An Email for Chris

Then the strategy for learning must be based in altering perception, not adding meaning to a characteristic we aren't able to categorically perceive yet.
-----
Yes, that's the conclusion I'm currently pondering-- which, I confess, I find a bit of a relief, because it may mean a simpler procedure.


It does seem to be a simpler problem. But still, how do we solve it? How do you induce categorical perception by simply presenting sounds in some novel manner?

Here's some food for thought. People with absolute pitch vary in their ability a lot. Some automatically sort all sounds into 12 categories and can only distinguish clear differences between categories. Others can detect changes in frequency as subtle as 20 cents. Why is this? It seems everyone with color vision has the same potential for color discrimination. Painters and other artists may have a more finely adjusted sense of color, but their judgments of color are something anyone can learn. Are individuals with a more "crude" form of absolute pitch able to train themselves to hear the small discrepancies in frequency individuals with more attuned ears can hear? If not, perfect pitch may truly be dependent on childhood learning.

And this may be part of the reason so many people don't believe perfect pitch is teachable to adults. To teach perfect pitch would be to change someone's fundamental perception of sound, a perception they've maintained for 20 or 30 years of their life. How someone hears music and sound has been ingrained in them for decades. Teaching perfect pitch would mean altering their perception so they never hear sound the same way again! It would mean stimulating areas of the brain with sound input that never before activated when the individual listened to music or any other sound. Their brains would have to react differently to sound for the rest of their lives. As relative pitchers, every time we hear sound the same old parts of our brain light up. How can you get totally different parts of the brain to work with sound when every sound you hear already stimulates relatively fixed areas of the brain, the same areas your brain has been using to interpret sound since you were a child? Those are some crazy thoughts...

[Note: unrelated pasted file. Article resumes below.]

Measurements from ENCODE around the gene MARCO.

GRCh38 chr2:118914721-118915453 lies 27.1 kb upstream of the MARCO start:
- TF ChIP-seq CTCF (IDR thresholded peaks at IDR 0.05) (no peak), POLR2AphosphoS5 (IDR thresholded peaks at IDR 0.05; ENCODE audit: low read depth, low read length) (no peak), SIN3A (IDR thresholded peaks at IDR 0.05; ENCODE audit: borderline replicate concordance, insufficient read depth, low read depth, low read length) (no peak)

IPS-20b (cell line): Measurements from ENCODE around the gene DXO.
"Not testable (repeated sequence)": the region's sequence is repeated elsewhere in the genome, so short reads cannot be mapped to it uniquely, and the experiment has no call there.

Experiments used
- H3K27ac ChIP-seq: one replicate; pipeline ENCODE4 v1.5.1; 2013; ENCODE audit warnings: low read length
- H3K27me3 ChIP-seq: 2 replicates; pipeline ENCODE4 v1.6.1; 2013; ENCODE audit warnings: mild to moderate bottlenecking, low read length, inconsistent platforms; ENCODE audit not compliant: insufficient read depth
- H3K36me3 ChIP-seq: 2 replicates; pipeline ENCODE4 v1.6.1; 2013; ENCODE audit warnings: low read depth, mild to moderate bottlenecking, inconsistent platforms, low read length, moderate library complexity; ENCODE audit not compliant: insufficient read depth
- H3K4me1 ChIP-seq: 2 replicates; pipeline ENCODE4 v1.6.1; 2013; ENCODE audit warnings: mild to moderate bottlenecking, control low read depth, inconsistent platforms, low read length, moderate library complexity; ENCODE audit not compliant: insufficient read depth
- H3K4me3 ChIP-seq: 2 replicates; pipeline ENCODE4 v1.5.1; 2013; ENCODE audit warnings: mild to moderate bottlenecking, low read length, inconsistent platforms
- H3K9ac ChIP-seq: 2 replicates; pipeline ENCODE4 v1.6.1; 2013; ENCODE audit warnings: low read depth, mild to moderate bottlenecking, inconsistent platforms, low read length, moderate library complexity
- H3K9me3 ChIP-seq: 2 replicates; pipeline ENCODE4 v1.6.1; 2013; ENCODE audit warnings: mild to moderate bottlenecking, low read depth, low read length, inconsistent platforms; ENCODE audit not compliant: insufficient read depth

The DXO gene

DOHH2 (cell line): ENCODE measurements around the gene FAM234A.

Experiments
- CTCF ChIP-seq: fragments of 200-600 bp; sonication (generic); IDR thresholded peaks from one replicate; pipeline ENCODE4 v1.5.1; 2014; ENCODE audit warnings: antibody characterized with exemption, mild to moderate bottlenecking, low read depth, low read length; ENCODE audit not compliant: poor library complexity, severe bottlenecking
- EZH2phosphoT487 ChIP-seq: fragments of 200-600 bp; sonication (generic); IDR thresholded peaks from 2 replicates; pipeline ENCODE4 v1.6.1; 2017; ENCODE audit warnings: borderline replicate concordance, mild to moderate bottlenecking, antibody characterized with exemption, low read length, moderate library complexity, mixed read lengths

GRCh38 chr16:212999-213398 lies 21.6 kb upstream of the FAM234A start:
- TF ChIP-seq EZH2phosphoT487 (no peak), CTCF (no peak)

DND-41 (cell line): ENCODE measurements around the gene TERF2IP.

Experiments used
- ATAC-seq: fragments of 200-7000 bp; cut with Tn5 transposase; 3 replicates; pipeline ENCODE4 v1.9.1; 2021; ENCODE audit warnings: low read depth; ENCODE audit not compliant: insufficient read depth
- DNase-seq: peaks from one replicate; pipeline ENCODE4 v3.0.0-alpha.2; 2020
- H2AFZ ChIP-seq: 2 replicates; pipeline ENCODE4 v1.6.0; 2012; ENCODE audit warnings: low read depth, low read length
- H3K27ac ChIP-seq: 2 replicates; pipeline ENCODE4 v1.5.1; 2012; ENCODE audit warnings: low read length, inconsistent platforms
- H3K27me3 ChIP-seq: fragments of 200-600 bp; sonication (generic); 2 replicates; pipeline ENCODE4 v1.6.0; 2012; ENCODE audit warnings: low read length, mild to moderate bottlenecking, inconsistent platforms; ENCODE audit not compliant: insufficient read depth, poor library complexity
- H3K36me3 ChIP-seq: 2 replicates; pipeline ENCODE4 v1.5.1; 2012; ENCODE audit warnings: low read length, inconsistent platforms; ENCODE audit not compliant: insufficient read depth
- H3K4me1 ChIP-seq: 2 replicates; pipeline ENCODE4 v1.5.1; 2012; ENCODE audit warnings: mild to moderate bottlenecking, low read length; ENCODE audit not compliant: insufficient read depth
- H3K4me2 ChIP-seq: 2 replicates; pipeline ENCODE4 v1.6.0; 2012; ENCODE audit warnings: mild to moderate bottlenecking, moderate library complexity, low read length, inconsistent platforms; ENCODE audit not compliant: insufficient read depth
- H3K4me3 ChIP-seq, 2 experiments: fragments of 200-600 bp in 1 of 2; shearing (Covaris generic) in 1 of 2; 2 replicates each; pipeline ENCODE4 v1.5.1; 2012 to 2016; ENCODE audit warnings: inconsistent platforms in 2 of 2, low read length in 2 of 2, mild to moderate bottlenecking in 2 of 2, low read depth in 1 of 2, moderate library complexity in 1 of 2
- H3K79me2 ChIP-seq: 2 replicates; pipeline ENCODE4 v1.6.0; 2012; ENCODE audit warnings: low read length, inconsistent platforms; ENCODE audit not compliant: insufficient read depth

-Zach Munro

zacxpacx
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Postby zacxpacx » Sat Dec 01, 2012 4:03 pm

Another Email for Chris

Is testing whether or not your premises are valid too time consuming? Is that why you're vying for the breakthrough route?

Of course, inducing categorical perception would be a substantial enough breakthrough. It may not be musically applicable initially, but being able to recognize pitch in categories and to name pitches would be an unprecedented achievement. But inducing categorical perception also seems a very daunting task. Without effort or attention our minds must automatically perceive the pitch of all sounds we hear as belonging to 12 distinct groups.

On the other hand, if trying to teach categorical perception leads to a dead end, I do think MRIs would prove useful. If you really do believe chroma are the crux of perfect pitch, then I think showing that playing APA activates the perfect pitch regions of the brain would be convincing evidence that it could be taught.

What do you think?

-Zachary M.